Community College Showcase:
Are You Student Ready?

The 2020 Community College Showcase, hosted by the Ed.D. in Community College Leadership program, was held on Tuesday, July 28. It was a free and virtual event in response to the COVID-19 global pandemic. More than 1500 people from across the country attended to participate in presentations, collaborate, and network.

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Program of Events

9:30 a.m. - 10:00 a.m. (EST)-  Networking Conversations

Teaching and Supporting Students in Online Environments

Diversity, Equity, and Inclusion Actions at Our Colleges

Connecting with Student Affairs Professionals

Connecting with Academic Affairs Professionals

10:15 a.m. - 11:30 a.m. (EST) - Welcome and Morning Plenary

Becoming a Student Ready College: Shifting Mindsets and Challenging Norms

Location: Multipurpose Room

Tia McNair

Imagine if the national conversation on college readiness and student success engaged in a reframing of the question "Are students college-ready?" to “Are our postsecondary institutions student-ready?” Becoming a Student-Ready College provides a new perspective on designing and leading student success efforts by asking the more pragmatic question of what are colleges and universities doing to prepare for the students who are entering our institutions? How can educators ensure that all students, especially underserved students, are fully prepared for life, work, and productive global citizenship? What changes need to be made in an institution's policies, practices, partnerships, and culture to make excellence inclusive for ALL students? Through a discussion of key principles from Becoming a Student-Ready College, session participants will identify key steps for examining and for establishing equity goals to promote student engagement and success, and to improve student learning and persistence toward completion.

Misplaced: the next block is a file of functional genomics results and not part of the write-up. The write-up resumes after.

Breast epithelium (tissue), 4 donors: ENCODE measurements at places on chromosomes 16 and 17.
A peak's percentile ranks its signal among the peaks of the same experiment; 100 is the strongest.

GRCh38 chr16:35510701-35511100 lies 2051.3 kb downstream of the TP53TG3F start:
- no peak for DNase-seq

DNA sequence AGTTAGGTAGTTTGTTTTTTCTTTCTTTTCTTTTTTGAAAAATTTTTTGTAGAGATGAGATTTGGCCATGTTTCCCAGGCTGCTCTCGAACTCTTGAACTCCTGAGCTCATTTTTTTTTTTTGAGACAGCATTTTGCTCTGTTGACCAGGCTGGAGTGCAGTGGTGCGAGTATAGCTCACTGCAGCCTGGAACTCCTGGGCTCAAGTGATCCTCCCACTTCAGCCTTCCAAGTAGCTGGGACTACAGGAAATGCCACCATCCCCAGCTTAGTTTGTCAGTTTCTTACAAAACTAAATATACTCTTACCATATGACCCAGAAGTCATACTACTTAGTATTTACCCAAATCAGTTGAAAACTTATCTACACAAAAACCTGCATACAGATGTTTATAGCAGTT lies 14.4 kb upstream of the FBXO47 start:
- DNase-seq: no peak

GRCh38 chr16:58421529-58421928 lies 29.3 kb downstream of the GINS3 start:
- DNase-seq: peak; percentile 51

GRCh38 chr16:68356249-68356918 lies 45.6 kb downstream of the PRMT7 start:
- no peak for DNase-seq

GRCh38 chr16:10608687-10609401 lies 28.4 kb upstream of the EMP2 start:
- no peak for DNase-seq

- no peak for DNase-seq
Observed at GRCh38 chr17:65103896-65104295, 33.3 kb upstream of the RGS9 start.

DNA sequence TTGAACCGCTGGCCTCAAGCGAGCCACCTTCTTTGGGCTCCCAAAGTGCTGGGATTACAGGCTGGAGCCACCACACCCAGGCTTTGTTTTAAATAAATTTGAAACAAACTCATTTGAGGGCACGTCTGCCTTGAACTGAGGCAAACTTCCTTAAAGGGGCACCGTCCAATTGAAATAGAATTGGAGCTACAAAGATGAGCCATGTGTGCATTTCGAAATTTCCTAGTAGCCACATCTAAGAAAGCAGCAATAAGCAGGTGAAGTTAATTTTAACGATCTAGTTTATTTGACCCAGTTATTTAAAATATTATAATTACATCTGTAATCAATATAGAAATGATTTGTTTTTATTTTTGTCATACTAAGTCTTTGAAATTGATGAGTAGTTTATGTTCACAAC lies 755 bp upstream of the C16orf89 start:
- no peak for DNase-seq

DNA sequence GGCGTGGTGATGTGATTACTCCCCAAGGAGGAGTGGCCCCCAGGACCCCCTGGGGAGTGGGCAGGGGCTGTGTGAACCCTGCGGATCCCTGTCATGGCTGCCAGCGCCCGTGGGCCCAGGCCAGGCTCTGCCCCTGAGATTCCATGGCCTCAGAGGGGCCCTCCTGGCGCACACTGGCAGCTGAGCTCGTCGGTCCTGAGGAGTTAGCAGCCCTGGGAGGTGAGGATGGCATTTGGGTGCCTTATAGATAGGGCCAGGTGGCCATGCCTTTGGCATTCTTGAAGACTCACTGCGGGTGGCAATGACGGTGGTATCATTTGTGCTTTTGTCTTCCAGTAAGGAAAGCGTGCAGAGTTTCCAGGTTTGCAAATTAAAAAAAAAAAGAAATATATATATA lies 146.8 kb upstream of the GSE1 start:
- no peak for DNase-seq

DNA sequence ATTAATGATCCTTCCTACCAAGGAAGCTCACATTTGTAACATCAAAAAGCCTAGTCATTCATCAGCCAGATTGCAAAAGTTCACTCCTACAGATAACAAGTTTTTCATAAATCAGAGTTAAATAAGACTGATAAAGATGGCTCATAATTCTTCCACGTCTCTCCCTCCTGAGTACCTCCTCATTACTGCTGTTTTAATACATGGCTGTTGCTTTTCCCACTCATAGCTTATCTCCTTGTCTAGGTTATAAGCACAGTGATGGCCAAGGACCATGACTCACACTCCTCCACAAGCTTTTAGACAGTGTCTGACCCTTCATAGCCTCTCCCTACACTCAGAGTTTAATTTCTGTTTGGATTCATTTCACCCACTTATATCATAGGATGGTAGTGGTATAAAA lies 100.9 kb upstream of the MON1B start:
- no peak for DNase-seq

Dr. Tia Brown McNair is the Vice President in the Office of Diversity, Equity, and Student Success and Executive Director for the Truth, Racial Healing, and Transformation (TRHT) Campus Centers at the Association of American Colleges and Universities (AAC&U) in Washington, DC. She oversees both funded projects and AAC&U’s continuing programs on equity, inclusive excellence, high-impact practices, and student success. McNair also directs AAC&U’s Summer Institutes on High-Impact Practices and Student Success, and Truth, Racial Healing, & Transformation Campus Centers. McNair serves as the project director for several AAC&U initiatives: "Truth, Racial Healing and Transformation Campus Centers," "Strengthening Guided Pathways and Career Success by Ensuring Students are Learning," and “Purposeful Pathways: Faculty Planning and Curricular Coherence.” McNair also oversees AAC&U’s yearly thematic Conferences. She is the lead author of the books From Equity Talk to Equity Walk: Expanding Practitioner Knowledge for Racial Justice in Higher Education (January 2020) and Becoming a Student-Ready College: A New Culture of Leadership for Student Success (July 2016).McNair earned her bachelor’s degree in political science and English at James Madison University and holds an M.A. in English from Radford University and a doctorate in higher education administration from George Washington University. 

11:40 a.m. - 12:30 p.m. (EST) BREAKOUT SESSIONS ROOM

Community College Leader Panel
Demond Hargrove, Vice President for Student Development, Union County College, Chris Shults, Dean of Institutional Effectiveness and Strategic Planning, Borough of Manhattan Community College, Bette Simmons, Vice President of Student Development and Enrollment Management, County College of Morris, Michael Sparrow, Dean of Enrollment Management and Retention, Northampton Community College.